"The benefit of visual prompts is that the teacher and pupil have to engage with each other," she says. "No one can just sit quietly at the back hoping not to be noticed. It also helps to stop them being distracted. The project has had a huge impact and it is lovely to see the children's confidence increasing."
It is too early to attribute the programme to any improvement in key stage 2 results, which can be affected by cohorts. But Ms Sugars says: "The impact in terms of behaviour has been tremendous and has eliminated a lot of the low-level disruption that can make teaching and learning difficult. Attendance has also improved and exceeds the school's target of 94.6 per cent."
At Watercliffe Meadow Community Primary in Sheffield, only two pupils arrived at the school last year with the appropriate level of speech and language proficiency.
Three years ago, the school reviewed its teaching after it emerged that working with many different speech therapists created a lack of consistency in provision, says Claire Bradley, the assistant headteacher.
"We were working with different therapists and getting mixed responses about what we needed to do with these pupils. Now all the pupils are seen by the same person, who has trained our school staff to deliver the same provision."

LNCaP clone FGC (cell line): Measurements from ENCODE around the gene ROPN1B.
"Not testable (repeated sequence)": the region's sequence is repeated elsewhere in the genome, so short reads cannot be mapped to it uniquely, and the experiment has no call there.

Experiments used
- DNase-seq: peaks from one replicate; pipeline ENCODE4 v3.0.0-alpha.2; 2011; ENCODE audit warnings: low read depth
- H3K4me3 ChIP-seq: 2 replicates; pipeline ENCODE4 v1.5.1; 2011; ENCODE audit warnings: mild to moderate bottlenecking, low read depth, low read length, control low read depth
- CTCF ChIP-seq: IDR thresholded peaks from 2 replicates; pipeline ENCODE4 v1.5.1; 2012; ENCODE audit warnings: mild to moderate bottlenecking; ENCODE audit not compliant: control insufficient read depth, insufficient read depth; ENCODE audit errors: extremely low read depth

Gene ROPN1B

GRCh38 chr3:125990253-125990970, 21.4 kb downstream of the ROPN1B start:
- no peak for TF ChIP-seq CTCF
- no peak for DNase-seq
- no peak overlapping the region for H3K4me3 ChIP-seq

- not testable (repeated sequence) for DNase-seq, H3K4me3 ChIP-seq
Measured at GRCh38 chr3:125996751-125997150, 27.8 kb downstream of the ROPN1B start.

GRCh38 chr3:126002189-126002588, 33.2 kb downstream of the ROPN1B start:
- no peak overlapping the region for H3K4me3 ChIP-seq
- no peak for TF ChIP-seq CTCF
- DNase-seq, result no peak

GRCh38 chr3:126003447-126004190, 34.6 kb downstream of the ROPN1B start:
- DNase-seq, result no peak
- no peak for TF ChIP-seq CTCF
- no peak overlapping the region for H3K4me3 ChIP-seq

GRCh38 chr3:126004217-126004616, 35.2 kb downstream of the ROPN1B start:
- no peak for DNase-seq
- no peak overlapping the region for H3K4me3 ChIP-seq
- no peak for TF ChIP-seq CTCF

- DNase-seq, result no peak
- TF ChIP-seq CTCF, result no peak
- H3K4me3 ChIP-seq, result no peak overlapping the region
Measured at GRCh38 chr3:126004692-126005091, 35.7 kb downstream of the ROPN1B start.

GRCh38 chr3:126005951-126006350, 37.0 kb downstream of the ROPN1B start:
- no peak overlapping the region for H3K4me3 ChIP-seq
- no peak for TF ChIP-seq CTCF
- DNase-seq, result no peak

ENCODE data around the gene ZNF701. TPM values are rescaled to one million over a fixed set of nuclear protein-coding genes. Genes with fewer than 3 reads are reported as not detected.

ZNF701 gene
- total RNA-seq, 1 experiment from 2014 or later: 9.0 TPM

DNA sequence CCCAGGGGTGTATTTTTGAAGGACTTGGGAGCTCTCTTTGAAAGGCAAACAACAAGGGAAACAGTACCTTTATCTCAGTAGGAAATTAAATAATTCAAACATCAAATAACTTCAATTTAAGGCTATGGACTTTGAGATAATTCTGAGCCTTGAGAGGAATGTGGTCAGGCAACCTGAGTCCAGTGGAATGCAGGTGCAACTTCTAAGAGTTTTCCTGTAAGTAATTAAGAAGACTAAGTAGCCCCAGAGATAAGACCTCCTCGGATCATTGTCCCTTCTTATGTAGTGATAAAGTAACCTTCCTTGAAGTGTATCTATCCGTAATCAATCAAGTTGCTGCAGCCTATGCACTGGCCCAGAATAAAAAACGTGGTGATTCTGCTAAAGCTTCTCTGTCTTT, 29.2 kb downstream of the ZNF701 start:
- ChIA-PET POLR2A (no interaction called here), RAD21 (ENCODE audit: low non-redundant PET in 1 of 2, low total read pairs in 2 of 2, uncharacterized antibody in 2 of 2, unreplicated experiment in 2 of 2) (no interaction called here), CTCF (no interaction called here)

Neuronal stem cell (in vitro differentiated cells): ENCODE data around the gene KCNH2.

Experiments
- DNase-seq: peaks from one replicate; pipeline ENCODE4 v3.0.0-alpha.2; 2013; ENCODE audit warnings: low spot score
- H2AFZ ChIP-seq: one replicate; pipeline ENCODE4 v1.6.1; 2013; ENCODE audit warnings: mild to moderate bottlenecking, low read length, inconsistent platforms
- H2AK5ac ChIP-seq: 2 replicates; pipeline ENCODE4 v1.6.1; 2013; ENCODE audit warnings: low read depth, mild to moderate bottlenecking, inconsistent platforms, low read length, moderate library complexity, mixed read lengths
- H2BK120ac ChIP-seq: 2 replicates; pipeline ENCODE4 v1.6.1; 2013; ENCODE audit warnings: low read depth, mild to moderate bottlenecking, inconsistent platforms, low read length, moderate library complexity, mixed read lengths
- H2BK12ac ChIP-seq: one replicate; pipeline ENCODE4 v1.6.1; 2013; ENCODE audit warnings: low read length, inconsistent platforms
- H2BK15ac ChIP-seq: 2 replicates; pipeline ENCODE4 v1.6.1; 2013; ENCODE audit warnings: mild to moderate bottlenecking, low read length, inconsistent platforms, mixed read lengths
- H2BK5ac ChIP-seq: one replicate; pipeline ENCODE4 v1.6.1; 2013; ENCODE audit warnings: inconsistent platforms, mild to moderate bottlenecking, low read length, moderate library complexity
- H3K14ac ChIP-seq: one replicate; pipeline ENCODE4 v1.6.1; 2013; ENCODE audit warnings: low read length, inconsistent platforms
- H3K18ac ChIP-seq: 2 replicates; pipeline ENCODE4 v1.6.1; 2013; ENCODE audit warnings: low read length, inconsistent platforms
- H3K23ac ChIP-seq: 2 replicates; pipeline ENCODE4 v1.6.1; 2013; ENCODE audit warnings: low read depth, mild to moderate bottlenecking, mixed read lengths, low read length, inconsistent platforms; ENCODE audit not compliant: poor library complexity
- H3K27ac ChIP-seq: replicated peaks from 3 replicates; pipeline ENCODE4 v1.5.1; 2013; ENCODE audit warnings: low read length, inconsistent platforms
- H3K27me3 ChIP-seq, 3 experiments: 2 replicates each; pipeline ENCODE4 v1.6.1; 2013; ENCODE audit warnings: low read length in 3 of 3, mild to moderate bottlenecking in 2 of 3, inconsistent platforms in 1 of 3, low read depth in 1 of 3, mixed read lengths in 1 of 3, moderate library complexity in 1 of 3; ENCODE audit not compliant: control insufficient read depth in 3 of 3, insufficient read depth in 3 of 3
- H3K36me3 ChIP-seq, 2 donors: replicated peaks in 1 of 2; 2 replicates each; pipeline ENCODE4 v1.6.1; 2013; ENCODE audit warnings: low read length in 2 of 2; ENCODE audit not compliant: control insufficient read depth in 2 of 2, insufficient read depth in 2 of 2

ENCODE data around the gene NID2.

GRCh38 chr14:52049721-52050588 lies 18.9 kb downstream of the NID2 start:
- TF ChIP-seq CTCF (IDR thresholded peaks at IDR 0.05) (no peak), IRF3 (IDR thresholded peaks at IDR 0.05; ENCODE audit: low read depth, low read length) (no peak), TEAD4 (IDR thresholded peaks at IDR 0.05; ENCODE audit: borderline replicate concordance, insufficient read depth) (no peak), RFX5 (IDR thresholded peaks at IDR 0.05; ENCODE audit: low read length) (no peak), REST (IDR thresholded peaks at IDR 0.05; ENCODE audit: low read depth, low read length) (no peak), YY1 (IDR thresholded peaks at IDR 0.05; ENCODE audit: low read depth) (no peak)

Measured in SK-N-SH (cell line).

Watercliffe's speech and language programme was devised through the eyes of the children, says Ian Read, the deputy headteacher. "We looked at what a pupil's day looks like and there is a lot of playtime when the children interact socially.
"Just as the teacher would structure conversation and debate in the classroom, we have a team of `play leaders', mainly TAs, who initiate games in the playground that encourage children to talk and interact."
The dining room has also been designed as a cafe, where children can sit in small groups and chat to each other.
In the classroom, questions are more open-ended to discourage one-word answers. Teachers lead discussions that allow pupils to express themselves, offer an opinion and take part in discussion. Circle time is also used to promote conversation.
Parents are an important part of the process. "We organise workshops for parents and call these `food for thought'," Ms Bradley says. "They are based on discussions raised in the book Toxic Childhood by Sue Palmer and centre on issues such as healthy eating.
"We talk about the importance of play at home, not just on the computer, but how they can interact with their children in a fun way." The first workshop is called `It's good to talk' and includes the experience of trying to talk with a spoon in your mouth, to bring across the message about the use of dummies.
From September, Watercliffe will introduce a family-based project exploring 101 things parents should do with their children before they leave the school, to encourage good relationships and communication.
Mr Read says: "We don't think we have cracked it yet, but speaking and listening has improved and we have gone some way towards improving the communication skills of our pupils."